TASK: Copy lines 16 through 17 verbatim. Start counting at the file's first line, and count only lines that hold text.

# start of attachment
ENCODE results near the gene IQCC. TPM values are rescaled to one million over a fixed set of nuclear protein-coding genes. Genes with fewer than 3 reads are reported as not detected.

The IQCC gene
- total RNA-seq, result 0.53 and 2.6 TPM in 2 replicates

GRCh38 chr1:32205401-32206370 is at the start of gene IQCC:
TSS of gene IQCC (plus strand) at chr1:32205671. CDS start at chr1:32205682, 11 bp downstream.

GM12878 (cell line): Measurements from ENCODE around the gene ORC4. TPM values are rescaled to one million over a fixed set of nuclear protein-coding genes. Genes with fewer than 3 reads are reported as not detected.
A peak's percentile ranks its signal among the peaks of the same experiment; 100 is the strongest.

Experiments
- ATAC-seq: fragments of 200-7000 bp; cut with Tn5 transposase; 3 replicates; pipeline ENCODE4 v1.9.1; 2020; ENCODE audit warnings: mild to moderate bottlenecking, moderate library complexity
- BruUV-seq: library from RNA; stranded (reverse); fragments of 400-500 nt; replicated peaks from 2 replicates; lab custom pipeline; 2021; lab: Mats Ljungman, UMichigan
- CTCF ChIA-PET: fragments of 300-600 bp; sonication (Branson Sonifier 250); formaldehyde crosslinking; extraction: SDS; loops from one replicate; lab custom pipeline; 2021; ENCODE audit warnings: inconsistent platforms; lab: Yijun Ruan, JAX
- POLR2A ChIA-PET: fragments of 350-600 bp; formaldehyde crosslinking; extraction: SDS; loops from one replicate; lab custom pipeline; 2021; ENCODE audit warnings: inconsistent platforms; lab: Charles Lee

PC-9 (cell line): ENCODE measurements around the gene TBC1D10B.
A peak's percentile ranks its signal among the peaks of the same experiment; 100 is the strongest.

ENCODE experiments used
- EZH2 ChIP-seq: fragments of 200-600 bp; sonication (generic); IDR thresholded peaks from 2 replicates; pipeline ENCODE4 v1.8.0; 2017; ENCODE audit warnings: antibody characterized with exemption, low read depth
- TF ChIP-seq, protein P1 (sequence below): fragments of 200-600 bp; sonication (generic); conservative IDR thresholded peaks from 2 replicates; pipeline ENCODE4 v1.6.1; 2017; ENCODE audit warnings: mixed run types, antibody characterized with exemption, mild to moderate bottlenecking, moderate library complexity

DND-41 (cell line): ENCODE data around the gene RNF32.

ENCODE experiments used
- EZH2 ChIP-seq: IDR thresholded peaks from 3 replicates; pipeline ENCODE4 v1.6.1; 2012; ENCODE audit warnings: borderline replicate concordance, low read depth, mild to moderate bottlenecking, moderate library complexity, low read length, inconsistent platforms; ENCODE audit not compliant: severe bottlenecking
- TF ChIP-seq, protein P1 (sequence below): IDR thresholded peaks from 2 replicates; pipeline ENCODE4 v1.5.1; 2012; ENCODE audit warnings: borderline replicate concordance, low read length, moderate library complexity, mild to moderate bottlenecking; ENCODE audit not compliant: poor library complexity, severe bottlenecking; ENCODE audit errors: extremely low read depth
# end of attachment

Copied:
- EZH2 ChIP-seq: fragments of 200-600 bp; sonication (generic); IDR thresholded peaks from 2 replicates; pipeline ENCODE4 v1.8.0; 2017; ENCODE audit warnings: antibody characterized with exemption, low read depth
- TF ChIP-seq, protein P1 (sequence below): fragments of 200-600 bp; sonication (generic); conservative IDR thresholded peaks from 2 replicates; pipeline ENCODE4 v1.6.1; 2017; ENCODE audit warnings: mixed run types, antibody characterized with exemption, mild to moderate bottlenecking, moderate library complexity